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  • Writer's pictureHarris Brooker

Here Comes July

At the Speyside Wildlife Evening Mammal Hide in the Cairngorms, the action has kept going. There are now eleven Badgers known to have visited the hide. They still come to feed, licking peanut butter off the logs and trees, pushing logs away to reveal the small stash of peanuts I’ve put there.

There are three Badgers feeding in this image. The one on the left is looking for food inside a birch log. The one on the right is licking peanut butter off of a Scot's Pine stump and there's another one behind it that is foraging in the leaf litter looking for peanuts. It has its back to the camera.
Badgers Feeding (Photo Credit: Harris Brooker)

It’s safe to say the cubs table manners are not quite up to standard. They’ve shoved some of the other adults out of the way and now and then they get quite cross with them. It’s curious to see how much they can get away with before being taken to task. One of the younger females has growled and snapped at the cubs, and when they growl, they growl not unlike a cat. I always wondered how many cubs a Badger group typically has, and the answer to that is that between two and three is the norm. Though they can have up to five.

When the cubs are small they’re only permitted to explore close to the sett, so therefore they are a little larger once we start seeing them at the hide. The adults would never take them to the hide at too young an age because it is too far. The cubs haven’t appeared every night yet, but when they do, it gives the guests a good comparison of age groups.

Some of the Badgers have changed colour in the time that I’ve known them. One of the more junior male’s fur has changed from sandy coloured to silver. Quite a transformation.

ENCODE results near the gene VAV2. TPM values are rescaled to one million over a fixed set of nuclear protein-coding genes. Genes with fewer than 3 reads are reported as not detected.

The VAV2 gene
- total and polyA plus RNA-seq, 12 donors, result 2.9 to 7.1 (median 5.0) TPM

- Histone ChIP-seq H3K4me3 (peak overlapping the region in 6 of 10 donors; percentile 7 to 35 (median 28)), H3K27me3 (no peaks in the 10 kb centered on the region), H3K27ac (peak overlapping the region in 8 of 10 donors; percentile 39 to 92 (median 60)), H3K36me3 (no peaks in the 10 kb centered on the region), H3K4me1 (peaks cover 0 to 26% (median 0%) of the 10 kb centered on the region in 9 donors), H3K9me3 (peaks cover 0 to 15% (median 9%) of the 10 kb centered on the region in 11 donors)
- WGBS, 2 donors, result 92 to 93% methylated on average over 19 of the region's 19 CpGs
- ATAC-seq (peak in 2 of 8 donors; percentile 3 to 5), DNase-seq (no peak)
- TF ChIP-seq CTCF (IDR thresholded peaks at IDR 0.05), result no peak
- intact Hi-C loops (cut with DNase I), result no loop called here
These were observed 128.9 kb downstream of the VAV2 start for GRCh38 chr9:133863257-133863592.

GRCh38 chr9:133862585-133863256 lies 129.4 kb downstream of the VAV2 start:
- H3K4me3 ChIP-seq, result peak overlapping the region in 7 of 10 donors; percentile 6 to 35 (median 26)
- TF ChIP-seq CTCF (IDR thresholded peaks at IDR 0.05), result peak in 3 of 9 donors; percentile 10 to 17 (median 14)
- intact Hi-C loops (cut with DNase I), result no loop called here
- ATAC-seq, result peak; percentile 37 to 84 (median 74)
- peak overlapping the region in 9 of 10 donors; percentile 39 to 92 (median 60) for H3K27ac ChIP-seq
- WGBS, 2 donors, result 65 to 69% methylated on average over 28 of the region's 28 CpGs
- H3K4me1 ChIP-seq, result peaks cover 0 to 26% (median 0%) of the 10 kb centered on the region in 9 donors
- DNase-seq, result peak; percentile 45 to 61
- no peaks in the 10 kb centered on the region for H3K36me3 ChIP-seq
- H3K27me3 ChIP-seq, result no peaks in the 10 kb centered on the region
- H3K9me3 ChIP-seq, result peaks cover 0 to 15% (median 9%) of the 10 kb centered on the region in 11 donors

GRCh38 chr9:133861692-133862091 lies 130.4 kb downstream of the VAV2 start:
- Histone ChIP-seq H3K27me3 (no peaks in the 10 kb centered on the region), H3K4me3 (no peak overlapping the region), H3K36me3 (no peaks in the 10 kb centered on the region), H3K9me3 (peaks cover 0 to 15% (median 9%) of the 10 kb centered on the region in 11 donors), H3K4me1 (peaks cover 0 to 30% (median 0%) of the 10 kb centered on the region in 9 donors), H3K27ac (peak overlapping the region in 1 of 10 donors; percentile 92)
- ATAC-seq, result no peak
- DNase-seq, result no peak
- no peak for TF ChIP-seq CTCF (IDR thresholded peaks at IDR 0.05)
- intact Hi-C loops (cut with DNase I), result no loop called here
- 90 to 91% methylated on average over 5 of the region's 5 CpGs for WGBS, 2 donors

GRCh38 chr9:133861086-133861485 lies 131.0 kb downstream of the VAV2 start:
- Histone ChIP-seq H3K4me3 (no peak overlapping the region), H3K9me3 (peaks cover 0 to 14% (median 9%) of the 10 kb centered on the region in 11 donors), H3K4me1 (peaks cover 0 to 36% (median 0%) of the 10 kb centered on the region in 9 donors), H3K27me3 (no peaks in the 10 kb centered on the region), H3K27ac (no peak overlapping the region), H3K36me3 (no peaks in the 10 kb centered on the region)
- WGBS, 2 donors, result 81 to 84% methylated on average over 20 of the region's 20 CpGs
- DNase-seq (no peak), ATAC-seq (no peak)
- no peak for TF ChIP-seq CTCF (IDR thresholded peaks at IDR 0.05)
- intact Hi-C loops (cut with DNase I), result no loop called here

We’ve recently had new lights installed at the hide and their colour and brightness can be changed with a remote control. Usually we keep it on the white light and increase the brightness throughout the evening but the different options can be useful for photography.

Pine Marten visits have been less frequent lately. Though having said that, we did have three nights in a row of Pine Marten viewing! It showed off its acrobatics as it climbed along the logs and sat on the platform munching away at the sultanas as visitor’s cameras clicked away furiously. I say to visitors that later in the evening offers the best chance of sightings and that’s still the case - but occasionally it comes much earlier. One time it came before I even had a chance to put the food out and on the ground of all places, somewhere it doesn’t typically prefer to be.

There is a Pine Marten in this image sat on a platform looking towards the camera with its mouth open showing its teeth. There is a tree stump behind the Pine Marten.
Pine Marten Feeding on Platform (Photo Credit: Harris Brooker)

The Wood Mice and Bank Voles have also been active. As have Siskins, Great Spotted Woodpeckers, Blue Tits, Great Tits and Blackbirds. Some people have also asked about bats and a visitor once came with a bat detector and identified the chattering calls of Common Pipistrelle and the thumping notes of Soprano Pipistrelle.

If you would like to attend our evening hide please go to:

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